Genre(s): Romance, Drama
Aired: Jul 2017 to Sep 2017
Also known as: Netsuzou Trap -NTR-, 捏造トラップ―NTR―
Summary: Feeling nervous about her first boyfriend, Yuma turns to her childhood friend, Hotaru, for some advice. In response, Hotaru starts making sexual advances towards Yuma that go beyond mere “practice.” As these girls continue to have secret trysts behind their boyfriends’ backs, the situation gets more and more messy and complicated. What will be the conclusion for this soap opera?
Review: Sometimes a series will come around and most people will either love or hate it. The middle ground is somehow nowhere to be found.
I’ve talked about this before, but I believe that Netsuzou TRap is such a series. I’ve also mentioned that a black-and-white mentality commonly arises when it comes to discussion revolving around said series. People are also prone to insulting others when it comes to their opinions. All of this is silly and hateful. Don’t be that sort of person.
To be clear, I’m not a fan of Netsuzou TRap. If you’re looking for a more positive appraisal of the series, you should go read Lethargic Ramblings’ post where he talks about why he enjoyed watching Netsuzou TRap. He makes interesting points that are largely based on his personal tastes and preferences, but that doesn’t weaken his stance in the slightest. If anything, it’s more impressive that he knows what he likes and that he’s standing firm in the face of naysayers.
See? People can disagree and still be civil.
As for my own opinion, I would now like to talk about why I think this series fell short. I have two reasons and both are framed within the yuri anime genre.
First of all, there’s no romantic pay-off to be found. The girls are already making out with each other when the series starts and we’re forced to see them struggle with lies, manipulation, and obviousness for 12 episodes before they finally reach a mutual decision. But by that point, they’ve done so much kissing that it feels like nothing has really changed between the two of them.
Furthermore, the audience is also left apathetic to their situation due to their selfish and twisted natures (they can’t hold a candle to Hotaru’s boyfriend, Fujiwara, in terms of awful personality, however). Much like Sakura Trick, the excessive kissing scenes are milked for fanservice and I’m left underwhelmed. Fetishizing something to such a degree is dull and should have been handled with restraint. On the other hand, a quick, quiet kiss in episode 11 of Hina Logi felt much more rewarding in comparison. After many episodes of tension, the two girls in Hina Logi finally come to terms with their feelings and the audience benefits. Sometimes less is more.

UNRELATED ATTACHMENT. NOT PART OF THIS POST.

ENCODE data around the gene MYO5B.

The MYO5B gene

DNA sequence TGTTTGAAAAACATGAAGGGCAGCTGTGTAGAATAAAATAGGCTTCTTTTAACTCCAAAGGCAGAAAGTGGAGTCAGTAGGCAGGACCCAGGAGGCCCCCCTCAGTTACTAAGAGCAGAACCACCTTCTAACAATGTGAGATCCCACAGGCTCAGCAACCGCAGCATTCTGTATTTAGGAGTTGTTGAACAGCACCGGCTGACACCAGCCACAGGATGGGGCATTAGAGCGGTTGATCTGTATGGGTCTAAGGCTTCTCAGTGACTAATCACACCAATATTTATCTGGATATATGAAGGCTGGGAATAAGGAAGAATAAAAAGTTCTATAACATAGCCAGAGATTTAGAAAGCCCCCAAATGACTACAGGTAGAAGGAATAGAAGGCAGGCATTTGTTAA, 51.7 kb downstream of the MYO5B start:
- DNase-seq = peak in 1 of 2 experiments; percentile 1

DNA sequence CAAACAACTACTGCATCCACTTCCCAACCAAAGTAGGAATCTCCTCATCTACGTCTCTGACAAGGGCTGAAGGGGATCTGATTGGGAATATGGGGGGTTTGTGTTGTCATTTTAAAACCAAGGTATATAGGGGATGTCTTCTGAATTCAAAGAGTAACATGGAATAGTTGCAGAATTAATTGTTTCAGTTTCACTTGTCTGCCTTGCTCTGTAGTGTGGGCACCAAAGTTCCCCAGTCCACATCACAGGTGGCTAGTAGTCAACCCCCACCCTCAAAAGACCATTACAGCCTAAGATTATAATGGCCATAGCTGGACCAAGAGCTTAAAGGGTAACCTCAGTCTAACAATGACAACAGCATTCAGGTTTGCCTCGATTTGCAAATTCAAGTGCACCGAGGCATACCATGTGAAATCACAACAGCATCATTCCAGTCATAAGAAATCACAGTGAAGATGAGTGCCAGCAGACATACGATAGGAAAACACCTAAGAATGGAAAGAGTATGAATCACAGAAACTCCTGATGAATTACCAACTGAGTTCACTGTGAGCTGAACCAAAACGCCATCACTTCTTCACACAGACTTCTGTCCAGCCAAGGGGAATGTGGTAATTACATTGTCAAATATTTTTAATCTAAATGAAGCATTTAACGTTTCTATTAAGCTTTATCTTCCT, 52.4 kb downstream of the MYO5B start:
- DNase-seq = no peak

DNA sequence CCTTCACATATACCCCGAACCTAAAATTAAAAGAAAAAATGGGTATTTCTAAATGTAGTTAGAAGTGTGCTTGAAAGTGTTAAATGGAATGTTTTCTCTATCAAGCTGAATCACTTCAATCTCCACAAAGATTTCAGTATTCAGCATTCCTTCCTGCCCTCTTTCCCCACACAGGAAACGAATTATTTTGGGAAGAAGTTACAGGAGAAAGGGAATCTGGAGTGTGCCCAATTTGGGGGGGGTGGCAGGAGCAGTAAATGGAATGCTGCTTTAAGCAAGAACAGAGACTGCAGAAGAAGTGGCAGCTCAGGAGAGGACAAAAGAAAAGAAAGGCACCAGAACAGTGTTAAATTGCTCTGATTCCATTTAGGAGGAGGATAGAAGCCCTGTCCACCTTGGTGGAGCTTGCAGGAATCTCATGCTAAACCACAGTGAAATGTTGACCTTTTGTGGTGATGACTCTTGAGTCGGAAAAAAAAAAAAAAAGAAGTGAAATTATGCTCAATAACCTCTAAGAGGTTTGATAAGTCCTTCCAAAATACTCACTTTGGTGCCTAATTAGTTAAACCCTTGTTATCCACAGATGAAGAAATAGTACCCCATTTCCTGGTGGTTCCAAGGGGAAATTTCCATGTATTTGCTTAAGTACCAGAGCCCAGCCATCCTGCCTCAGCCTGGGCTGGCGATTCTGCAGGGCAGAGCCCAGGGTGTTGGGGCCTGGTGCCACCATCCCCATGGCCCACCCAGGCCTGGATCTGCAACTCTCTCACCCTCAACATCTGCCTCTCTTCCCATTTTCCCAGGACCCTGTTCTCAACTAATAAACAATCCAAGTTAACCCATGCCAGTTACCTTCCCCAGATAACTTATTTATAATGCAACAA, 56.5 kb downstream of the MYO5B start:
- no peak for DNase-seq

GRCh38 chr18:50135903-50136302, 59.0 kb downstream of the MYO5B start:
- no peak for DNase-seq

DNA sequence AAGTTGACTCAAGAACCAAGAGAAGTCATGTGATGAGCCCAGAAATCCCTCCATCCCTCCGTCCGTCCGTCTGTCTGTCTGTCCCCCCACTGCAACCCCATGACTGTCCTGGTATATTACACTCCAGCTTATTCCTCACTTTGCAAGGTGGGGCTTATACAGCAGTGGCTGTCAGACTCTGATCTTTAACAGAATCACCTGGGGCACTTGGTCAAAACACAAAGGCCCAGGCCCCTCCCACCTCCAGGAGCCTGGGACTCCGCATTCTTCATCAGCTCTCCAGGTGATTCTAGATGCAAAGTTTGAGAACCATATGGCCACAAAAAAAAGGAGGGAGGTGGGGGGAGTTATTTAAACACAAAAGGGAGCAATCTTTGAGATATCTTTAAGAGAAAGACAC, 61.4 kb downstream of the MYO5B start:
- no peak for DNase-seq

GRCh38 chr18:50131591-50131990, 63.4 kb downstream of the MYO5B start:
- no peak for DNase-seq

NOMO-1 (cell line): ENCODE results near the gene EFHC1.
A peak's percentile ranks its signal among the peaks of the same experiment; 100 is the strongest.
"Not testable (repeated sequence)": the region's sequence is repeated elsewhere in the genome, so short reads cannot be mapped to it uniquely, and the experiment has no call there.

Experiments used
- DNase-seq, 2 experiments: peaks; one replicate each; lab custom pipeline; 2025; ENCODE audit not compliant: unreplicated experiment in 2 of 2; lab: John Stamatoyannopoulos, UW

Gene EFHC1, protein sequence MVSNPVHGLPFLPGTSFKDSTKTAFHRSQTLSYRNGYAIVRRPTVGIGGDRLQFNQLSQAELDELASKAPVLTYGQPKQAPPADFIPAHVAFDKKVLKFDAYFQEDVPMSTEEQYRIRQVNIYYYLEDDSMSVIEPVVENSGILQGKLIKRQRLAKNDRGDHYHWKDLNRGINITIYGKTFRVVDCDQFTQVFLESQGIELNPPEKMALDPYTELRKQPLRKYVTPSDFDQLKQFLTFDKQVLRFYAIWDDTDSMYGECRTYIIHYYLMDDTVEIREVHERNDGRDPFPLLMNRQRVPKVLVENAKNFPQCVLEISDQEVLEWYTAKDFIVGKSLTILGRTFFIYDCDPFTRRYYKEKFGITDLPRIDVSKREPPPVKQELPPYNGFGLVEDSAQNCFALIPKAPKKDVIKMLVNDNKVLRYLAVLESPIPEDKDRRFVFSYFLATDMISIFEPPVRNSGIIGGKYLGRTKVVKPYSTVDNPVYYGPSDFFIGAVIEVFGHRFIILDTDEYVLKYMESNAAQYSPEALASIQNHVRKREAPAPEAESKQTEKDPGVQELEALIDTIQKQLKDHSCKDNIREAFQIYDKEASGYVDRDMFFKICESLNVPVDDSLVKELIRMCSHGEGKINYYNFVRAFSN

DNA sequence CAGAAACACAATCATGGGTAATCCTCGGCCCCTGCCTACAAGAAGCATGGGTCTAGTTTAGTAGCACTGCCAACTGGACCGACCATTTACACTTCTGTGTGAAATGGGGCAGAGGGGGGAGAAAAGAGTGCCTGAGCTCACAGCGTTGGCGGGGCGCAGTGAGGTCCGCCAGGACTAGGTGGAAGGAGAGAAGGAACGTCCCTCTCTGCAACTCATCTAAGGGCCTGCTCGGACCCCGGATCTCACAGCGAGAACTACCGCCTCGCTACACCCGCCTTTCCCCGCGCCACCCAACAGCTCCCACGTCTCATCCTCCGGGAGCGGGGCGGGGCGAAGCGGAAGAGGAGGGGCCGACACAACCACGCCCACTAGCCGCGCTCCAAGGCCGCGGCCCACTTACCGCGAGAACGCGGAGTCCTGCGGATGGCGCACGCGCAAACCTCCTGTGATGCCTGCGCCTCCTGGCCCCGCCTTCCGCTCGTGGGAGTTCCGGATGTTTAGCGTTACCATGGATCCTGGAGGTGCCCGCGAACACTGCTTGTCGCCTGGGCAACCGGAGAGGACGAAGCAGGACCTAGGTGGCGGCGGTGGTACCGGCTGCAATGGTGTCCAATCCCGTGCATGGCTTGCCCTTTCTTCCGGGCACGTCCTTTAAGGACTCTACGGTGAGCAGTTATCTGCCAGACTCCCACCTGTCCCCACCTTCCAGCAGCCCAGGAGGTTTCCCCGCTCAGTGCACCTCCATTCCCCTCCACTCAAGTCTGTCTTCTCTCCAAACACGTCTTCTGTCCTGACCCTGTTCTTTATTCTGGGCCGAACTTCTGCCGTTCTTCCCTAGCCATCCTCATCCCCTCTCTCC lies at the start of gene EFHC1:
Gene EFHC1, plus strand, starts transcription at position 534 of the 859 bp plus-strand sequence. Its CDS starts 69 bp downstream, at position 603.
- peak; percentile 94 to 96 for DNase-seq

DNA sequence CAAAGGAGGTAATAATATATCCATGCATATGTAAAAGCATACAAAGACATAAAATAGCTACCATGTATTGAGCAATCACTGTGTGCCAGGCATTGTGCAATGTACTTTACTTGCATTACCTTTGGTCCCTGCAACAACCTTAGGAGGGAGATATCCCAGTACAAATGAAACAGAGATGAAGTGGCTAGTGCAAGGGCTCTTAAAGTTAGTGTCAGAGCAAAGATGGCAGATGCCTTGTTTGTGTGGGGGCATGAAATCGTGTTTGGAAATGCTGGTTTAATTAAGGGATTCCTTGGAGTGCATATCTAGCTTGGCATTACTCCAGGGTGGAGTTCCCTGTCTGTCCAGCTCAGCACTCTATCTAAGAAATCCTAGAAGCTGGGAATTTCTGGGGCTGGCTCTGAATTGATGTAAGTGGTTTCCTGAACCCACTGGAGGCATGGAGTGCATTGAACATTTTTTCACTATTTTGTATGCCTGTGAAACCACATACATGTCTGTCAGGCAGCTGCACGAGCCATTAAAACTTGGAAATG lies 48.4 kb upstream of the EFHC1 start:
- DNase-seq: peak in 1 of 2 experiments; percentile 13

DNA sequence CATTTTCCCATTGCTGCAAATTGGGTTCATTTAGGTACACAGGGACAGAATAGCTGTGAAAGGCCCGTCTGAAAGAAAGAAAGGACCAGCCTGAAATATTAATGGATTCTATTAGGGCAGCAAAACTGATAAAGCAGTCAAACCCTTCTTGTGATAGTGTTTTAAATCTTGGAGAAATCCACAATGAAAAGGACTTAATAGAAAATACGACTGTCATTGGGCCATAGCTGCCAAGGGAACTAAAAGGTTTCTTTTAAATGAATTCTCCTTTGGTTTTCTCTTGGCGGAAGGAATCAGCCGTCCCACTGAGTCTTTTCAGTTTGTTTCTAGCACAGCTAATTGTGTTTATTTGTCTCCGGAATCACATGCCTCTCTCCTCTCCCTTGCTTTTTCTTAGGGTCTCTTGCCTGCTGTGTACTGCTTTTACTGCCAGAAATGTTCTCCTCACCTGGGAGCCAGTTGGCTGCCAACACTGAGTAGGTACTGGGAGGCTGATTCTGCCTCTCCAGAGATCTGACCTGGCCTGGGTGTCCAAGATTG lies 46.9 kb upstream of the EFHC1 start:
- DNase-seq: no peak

Secondly, homosexuality is consistently mocked and berated throughout the series. A lot of said statements came from the misanthropic jerk, Fujiwara, but Hotaru gets in on it, as well. It may have been included for the sake of realism, as a lot of people in real life seem to reject homosexuality and such, but having characters excessively criticize lesbian love as being less “real” compared to heterosexual romance for most of the series leaves a bad impression.
I guess what I’m trying to get at is that there were many other yuri manga that could have been adapted into anime. We already receive so few anime that’s actually yuri every year that we actually have to rope in CGDCT series under this category so we’re not stuck talking about a handful of shows if we’re specifically talking about yuri series. And in my opinion, NTRap‘s controversial and alarmist premises is not a good look for the genre. This isn’t what yuri anime needed. Give me realistic characters. Give me characters who fall in love with other characters for actual reasons. Give me characters who maintain healthy and loving relationships because there are already tons of dysfunctional ones out there in both anime and real life.
That’s my personal stance on romance in anime as a whole, at any rate. It’s probably a byproduct of my own failed love life, as one particular individual who felt he had the authority to label things once said.
The pacing is sloppy and rushed since each episode essentially lasts for only 7 minutes (two minutes are lost to the OP and the ED). Actually, the OST is rather good as the emotional scenes are paired with lovely instrumental pieces (I’m unfairly in love with piano pieces, sorry). I found the OP to be rather forgettable outside of the opening guitar riff, but wow, the 3 EDs were all amazing. I wish we got to hear more than just 30 seconds of each ED. I’m also in disbelief that an anime series with such short episodes received 3 different ED songs.
The art is lackluster and lazy. Several instances of off-model faces popped up and the background work just feels incomplete. I just thought that everything felt cheap whenever I watched an episode.
NTRap was not my cup of tea and I actually think most other yuri anime would be more enjoyable to watch. The fact that it excessively fetishizes and berates homosexual relations only served to worsen my impression of the series as a whole (and harm the yuri anime genre).
If you’re in the market for a (manga) series that shows life-like characters getting into messy situations, then you should read Watashi no Sekai wo Kouseisuru Chiri no You na Nani ka. I’m of the opinion that this series would have definitely outshone Netsuzou TRap if it was the one to have received an anime adaption as it’s both engaging yet repulsive in ways that NTRap could never achieve. It also touches upon several character dynamics that are interesting, problematic, and probably not that healthy, actually. But that’s all gravy for people into such content, right? Read more about the manga series by checking out Zeria’s post over here.